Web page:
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Six Sigma for programmers

Published on: 2011-03-05

There seems to be a lot of confusion among some IT professionals as to what exactly Six Sigma refers to. Part of the confusion seems to come from the fact that it is usually used in manufacturing, and part of the confusion seems to come from the certifications (or belts) for various Six Sigma improvements. I won't get into a detailed statistical explanation of what Six Sigma is, but I can at least give an overview of what it is and why IT professionals should care.

To start, those that came up with the Six Sigma idea believed that in order to achieve high quality, one must first achieve consistency. The steps to achieve this consistency, often known by their acronym "DMAIC", are as follows:

  • Define - One must be able to define exactly what success looks like in order to determine if it has been achieved. Otherwise two people will look at the same results and will likely have different opinions on whether it was a success or not.
  • Measure - Unquantifiable improvements can lead to ambiguity and disagreement. Therefore some objective way to measure change must be achieved. (If you're curious, the term "Six Sigma" refers to the number of defects measured in any given process.)
  • Analyze - One must determine the causes of the inconsistencies in order to fix them.
  • Improve - Being able to find the cause of problems doesn't do much good unless one can fix them.
  • Control - We are all creatures of habit, and unless there is some driving force for permanent change, we will likely fall into old (bad) habits.

In order to truly use Six Sigma as it was meant to be used, one must limit the number of defects to 3.4 per 1,000,000 opportunities. To be honest, I have not yet figured out a way to apply Six Sigma standards to software development. Software quality is tough to define. You can focus on number of application crashes, but this may encourage behaviors that are not beneficial to the project as a whole. You can focus on keeping application speed down, but I could easily imagine scenarios where one might choose to allow for less-than-ideal speeds for increased functionality. Focusing on number of met requirements may be beneficial, but controlling such a process would be extremely difficult. Using Six Sigma to control code quality may be more appropriate, but I think many developers already focus too much on code quality and not enough on the other aspects of software development. (Though that's a topic for another blog.)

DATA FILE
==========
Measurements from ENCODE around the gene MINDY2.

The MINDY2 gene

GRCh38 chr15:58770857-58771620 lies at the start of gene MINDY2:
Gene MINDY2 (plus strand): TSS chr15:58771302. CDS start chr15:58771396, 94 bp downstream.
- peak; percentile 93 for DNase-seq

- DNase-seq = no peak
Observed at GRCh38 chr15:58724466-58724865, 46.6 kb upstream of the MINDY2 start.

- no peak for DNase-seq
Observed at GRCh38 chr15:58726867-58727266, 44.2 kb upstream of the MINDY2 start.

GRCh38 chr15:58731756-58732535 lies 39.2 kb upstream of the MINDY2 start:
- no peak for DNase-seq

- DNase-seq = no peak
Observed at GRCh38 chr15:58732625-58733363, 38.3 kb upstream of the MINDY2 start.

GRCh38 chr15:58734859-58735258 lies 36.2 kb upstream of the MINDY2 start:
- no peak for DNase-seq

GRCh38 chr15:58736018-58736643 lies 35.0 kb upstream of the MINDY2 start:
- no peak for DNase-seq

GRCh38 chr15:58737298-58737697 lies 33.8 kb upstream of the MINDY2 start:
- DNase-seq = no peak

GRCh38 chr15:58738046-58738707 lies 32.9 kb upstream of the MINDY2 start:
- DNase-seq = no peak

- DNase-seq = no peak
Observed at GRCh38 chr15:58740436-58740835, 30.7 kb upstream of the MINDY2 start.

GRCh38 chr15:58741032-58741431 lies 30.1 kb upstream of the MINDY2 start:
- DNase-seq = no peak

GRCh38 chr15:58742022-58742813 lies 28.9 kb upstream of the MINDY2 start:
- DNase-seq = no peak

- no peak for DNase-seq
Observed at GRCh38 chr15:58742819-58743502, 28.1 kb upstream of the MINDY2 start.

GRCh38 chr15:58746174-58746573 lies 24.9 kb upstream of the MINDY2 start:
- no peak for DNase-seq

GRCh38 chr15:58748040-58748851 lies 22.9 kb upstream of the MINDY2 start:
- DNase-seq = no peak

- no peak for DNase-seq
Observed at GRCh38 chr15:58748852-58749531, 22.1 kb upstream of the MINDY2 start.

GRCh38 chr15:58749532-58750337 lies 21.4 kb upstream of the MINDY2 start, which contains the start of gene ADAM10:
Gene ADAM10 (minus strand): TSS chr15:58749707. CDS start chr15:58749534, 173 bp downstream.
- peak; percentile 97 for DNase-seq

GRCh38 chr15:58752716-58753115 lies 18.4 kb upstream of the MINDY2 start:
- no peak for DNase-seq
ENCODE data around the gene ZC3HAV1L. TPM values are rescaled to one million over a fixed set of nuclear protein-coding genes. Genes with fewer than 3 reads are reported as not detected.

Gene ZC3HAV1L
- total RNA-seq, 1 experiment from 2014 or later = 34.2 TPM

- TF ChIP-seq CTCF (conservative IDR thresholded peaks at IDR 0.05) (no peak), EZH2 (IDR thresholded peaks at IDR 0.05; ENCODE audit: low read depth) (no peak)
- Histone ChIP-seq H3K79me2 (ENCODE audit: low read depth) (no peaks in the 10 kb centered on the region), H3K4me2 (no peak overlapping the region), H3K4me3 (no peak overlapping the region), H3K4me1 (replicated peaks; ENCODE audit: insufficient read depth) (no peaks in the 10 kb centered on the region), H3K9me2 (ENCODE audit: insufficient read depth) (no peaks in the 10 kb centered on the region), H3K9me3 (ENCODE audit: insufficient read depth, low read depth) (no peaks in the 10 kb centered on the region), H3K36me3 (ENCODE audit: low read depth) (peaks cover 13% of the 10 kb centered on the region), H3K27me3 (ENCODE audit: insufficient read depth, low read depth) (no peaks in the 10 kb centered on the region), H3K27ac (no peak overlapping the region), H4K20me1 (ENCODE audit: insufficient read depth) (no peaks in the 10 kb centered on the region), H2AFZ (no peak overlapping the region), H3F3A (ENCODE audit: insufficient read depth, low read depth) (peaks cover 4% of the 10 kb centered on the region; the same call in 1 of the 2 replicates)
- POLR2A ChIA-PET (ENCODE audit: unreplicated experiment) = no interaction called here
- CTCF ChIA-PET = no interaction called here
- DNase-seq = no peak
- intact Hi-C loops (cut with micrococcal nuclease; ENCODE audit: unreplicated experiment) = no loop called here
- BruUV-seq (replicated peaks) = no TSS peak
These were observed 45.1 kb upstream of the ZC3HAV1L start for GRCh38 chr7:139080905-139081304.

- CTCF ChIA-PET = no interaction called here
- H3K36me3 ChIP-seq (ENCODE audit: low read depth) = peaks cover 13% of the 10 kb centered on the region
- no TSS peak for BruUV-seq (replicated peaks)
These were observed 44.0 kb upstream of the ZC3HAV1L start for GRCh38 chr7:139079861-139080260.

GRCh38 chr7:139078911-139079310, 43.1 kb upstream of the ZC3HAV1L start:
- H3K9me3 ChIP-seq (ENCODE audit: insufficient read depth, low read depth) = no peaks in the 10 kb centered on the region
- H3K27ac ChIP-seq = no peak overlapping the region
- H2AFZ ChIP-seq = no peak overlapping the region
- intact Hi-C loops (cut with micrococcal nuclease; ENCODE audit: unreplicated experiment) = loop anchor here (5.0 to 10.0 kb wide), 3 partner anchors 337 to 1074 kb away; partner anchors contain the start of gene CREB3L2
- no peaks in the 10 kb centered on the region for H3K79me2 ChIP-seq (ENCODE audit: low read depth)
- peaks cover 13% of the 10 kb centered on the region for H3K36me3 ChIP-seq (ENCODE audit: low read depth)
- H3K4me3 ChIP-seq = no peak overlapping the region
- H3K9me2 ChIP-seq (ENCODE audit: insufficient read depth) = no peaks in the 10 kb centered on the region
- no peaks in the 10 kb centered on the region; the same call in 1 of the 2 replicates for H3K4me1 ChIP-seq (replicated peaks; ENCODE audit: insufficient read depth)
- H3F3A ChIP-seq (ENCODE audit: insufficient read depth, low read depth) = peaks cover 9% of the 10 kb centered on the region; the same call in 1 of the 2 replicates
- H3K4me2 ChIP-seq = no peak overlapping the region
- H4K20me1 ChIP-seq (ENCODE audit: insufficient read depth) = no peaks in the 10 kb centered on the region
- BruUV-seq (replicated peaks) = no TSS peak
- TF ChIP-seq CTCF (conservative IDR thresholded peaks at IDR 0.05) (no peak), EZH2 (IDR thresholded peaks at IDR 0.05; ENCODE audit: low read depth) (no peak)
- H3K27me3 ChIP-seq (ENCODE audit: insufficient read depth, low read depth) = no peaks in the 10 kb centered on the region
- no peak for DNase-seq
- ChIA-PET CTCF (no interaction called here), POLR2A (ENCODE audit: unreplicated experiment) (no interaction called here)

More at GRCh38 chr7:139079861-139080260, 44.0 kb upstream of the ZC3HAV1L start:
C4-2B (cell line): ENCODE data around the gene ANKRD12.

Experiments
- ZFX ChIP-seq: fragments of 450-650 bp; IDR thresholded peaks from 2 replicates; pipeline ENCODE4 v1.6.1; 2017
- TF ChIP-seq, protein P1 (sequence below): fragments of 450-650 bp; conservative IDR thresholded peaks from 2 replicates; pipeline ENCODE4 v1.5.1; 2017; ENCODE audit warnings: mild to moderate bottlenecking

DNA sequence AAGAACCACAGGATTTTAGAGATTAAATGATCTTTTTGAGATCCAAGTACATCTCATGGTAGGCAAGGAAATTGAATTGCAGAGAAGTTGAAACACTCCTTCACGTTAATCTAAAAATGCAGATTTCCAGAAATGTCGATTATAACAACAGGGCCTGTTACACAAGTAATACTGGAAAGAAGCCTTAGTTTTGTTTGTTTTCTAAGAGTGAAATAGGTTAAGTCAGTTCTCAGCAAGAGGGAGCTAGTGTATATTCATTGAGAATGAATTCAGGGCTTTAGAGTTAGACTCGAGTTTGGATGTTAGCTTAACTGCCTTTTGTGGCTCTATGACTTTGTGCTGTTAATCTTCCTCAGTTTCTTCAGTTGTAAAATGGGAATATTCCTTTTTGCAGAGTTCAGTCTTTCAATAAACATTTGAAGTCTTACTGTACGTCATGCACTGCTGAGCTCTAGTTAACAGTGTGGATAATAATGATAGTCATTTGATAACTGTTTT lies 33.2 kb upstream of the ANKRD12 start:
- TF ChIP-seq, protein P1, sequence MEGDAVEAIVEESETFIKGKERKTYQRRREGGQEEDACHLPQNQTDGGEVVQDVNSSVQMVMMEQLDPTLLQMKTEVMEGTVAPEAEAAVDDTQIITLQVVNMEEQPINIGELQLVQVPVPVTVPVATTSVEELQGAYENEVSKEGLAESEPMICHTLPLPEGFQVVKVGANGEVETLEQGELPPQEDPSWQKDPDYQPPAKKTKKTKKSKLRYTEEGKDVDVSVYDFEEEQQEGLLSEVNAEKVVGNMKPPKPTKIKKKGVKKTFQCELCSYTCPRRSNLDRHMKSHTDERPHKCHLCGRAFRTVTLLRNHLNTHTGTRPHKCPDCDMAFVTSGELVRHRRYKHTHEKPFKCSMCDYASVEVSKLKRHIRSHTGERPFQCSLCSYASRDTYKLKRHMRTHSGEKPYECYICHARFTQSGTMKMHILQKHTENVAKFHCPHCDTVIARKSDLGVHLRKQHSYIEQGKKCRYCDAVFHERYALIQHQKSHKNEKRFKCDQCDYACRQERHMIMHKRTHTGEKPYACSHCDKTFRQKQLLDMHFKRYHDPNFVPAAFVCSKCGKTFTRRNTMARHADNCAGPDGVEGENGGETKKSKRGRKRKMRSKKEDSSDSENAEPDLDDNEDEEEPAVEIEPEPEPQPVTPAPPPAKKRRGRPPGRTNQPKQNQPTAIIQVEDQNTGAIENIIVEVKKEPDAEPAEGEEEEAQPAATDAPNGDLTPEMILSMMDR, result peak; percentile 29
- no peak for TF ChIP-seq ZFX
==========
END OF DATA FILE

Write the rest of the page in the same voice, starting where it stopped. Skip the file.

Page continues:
Despite the fact that it may be too difficult to apply Six Sigma standards to software development, it is certainly not to difficult to apply Six Sigma concepts. Without defining and measuring your problem, scope creep and confusion will reign. The benefits to the last three steps should be self-evident.

How would a programmer use this to his or her advantage? Let's start with the performance example. If someone wanted their web site to be "fast", we should define and measure how fast that is. 1 second per page load? 3 seconds? Keep the page load time under 5 seconds for those with 56K modem connections? Next, for the pages that are too slow, analyze the performance issues to determine the cause. Do the pages have too much information? Is the database connection too slow? Is the business logic poorly written? Are there too many business rules being run getting in the way? Once the problem has been determined, improve the situation by fixing the specific problem. (Since improving performance could be a book in itself, I'll hold on that for now.) Finally, be sure to control the process to make sure that slow pages are fixed before being pushed to production, perhaps by running automated tests. Be sure to document any exceptions you may wish to make to this rule, or break up the page into smaller ones in order to achieve the same functionality.

This article was originally posted here and may have been edited for clarity.